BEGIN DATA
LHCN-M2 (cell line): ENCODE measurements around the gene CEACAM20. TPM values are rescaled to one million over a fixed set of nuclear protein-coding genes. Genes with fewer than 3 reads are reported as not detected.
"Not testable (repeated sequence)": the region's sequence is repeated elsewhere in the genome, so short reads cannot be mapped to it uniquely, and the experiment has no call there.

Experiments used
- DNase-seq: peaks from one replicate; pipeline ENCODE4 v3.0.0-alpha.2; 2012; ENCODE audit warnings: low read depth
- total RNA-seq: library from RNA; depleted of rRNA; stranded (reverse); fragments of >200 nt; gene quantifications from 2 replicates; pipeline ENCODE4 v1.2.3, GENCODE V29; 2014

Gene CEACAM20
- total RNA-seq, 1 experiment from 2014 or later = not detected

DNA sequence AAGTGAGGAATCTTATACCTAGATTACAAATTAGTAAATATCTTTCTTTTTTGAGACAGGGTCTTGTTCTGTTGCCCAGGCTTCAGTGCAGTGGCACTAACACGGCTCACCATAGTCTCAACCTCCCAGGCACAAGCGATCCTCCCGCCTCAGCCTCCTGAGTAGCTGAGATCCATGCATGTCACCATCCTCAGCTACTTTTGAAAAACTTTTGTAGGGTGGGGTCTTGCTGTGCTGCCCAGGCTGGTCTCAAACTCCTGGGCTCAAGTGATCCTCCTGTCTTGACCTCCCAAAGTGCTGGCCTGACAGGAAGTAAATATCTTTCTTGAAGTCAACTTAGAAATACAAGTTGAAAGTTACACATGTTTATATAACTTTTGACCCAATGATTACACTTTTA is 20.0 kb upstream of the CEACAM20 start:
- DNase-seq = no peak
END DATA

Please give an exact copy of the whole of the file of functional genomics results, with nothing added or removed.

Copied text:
LHCN-M2 (cell line): ENCODE measurements around the gene CEACAM20. TPM values are rescaled to one million over a fixed set of nuclear protein-coding genes. Genes with fewer than 3 reads are reported as not detected.
"Not testable (repeated sequence)": the region's sequence is repeated elsewhere in the genome, so short reads cannot be mapped to it uniquely, and the experiment has no call there.

Experiments used
- DNase-seq: peaks from one replicate; pipeline ENCODE4 v3.0.0-alpha.2; 2012; ENCODE audit warnings: low read depth
- total RNA-seq: library from RNA; depleted of rRNA; stranded (reverse); fragments of >200 nt; gene quantifications from 2 replicates; pipeline ENCODE4 v1.2.3, GENCODE V29; 2014

Gene CEACAM20
- total RNA-seq, 1 experiment from 2014 or later = not detected

DNA sequence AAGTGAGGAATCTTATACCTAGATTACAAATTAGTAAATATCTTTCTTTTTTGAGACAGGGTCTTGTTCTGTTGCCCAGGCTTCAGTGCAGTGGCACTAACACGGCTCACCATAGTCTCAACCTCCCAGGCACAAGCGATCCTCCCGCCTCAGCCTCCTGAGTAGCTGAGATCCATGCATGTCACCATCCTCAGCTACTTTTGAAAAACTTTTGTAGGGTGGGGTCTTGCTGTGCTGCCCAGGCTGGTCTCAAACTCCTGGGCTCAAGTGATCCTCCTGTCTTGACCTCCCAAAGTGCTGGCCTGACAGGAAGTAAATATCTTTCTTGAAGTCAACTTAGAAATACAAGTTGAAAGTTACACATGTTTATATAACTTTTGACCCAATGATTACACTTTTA is 20.0 kb upstream of the CEACAM20 start:
- DNase-seq = no peak